Website Calculates Costs In Terms Of Stealth Fighters

One World Trade Center? Roughly 31 F-35s

How expensive is the most expensive stealth fighter ever made by the United States? The three versions of Lockheed Martin’s stealth fighter range in value from a low $108 million for the Air Force’s F-35A through $129 million for the Navy’s F-35C, and up to $134 million for the Marine Corps’s vertical takeoff F-35B. That’s a sort of incomprehensible number, especially since the Pentagon plans to order over 2,4000 of them altogether. To better get a grasp on the cost (and as a joke), Johns Hopkins graduate student Kedar Pavgi tweeted a conversion of winning bids at an art auction in terms of F-35s:

Before starting at the Johns Hopkins School of Advanced International Studies, Pavgi worked in journalism at the publications GovExec and DefenseOne, giving him some familiarity with the plane and long-running debates over its astronomical cost. To reach his calculations for the price of an F-35, Pavgi took the estimates from the Pentagon’s Joint Strike Fighter program head, and averaged them to roughly $123 million apiece.

Perhaps sensing the popularity of this calculation, and urged on by others (full disclosure: including myself), Pavgi created a simple site that takes in costs and spits them out in terms of stealth fighters. For example, New York’s One World Trade tower costs roughly $3.8 billion, which is equivalent to almost 31 F-35s. The International Space Station, with a cost of $107 billion (total, shared among several countries and across thirty years) is the same as 867 F-35s. Triple Deuce, the world’s largest and most expensive yacht at $1 billion, is 8 stealth jets. As noted on Twitter, the 2016 budget for Feed the Future, the “U.S. Government’s global hunger and food security initiative,” is $978 million, or just shy of 8 planes.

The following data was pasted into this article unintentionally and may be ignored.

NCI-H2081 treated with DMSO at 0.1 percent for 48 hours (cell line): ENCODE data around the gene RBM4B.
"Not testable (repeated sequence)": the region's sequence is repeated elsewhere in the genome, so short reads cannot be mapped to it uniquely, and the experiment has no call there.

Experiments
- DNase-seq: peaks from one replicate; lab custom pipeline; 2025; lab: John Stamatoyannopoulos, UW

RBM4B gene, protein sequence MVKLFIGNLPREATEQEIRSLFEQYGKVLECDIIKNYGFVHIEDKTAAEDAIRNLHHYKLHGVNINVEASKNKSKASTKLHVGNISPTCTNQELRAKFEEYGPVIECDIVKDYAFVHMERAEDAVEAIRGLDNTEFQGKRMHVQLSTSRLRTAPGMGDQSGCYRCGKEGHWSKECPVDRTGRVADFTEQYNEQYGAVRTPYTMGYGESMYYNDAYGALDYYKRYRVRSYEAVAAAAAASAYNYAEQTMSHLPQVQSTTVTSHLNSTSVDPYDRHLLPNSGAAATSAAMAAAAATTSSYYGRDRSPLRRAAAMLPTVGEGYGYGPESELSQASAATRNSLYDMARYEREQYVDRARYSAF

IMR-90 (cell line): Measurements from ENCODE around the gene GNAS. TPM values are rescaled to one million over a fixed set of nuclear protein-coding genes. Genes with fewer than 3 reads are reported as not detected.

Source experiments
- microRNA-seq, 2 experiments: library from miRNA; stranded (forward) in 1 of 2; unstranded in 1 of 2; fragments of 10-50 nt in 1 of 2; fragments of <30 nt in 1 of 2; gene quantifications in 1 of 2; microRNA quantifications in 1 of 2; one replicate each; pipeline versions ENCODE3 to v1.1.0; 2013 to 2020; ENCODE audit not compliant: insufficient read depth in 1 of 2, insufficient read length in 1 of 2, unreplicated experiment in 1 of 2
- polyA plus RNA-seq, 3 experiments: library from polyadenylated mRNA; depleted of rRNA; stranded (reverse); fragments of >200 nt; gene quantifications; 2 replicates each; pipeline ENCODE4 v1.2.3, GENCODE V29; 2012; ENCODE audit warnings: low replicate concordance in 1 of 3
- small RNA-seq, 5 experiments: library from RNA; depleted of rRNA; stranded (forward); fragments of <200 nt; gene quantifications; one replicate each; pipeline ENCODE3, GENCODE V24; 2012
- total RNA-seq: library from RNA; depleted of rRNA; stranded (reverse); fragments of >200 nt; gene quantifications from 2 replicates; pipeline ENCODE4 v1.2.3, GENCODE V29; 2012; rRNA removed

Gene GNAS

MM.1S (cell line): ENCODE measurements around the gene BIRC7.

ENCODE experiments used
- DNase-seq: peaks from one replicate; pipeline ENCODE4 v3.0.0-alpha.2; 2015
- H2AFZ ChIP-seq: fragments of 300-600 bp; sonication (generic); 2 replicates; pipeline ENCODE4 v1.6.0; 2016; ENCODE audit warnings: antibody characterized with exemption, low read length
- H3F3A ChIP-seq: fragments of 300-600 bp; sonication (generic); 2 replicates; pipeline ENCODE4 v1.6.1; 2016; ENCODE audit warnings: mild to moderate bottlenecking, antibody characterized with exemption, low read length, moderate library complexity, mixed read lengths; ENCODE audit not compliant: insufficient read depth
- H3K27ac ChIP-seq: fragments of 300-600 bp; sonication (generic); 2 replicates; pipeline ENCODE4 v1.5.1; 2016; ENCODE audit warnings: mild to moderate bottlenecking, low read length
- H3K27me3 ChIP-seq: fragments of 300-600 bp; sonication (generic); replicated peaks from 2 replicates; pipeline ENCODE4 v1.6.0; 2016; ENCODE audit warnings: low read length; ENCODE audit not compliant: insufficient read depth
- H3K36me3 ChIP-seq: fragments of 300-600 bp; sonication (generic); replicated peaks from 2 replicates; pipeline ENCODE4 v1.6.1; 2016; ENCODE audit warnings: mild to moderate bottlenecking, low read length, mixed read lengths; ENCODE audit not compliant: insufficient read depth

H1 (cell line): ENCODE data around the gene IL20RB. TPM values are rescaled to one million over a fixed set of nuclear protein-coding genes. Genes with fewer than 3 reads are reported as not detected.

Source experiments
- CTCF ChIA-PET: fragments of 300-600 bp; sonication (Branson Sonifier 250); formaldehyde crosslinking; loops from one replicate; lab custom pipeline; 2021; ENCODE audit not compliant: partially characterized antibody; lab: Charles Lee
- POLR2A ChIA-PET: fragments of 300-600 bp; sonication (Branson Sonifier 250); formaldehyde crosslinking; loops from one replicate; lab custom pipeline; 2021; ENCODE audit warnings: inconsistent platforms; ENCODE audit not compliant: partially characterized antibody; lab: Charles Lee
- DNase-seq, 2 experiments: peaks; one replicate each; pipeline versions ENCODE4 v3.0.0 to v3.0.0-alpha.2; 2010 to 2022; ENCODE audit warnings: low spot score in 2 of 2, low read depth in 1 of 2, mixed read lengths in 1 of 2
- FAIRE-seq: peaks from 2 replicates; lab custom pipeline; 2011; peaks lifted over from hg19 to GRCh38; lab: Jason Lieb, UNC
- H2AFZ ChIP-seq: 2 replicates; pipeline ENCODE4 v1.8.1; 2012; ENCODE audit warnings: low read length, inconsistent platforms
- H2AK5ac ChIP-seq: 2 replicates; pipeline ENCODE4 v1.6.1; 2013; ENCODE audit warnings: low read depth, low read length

“Guns and butter” is a popular simplification in both political science and economics about how nations can choose to spend money. In 2015, American consumers spent almost $2 billion on butter, or about 15.5 F-35s.

Have fun with the calculator!

Kelsey D. Atherton

Kelsey D. Athertonis a defense technology journalist based in Albuquerque, New Mexico. His work on drones, lethal AI, and nuclear weapons has appeared in Slate, The New York Times, Foreign Policy, and elsewhere.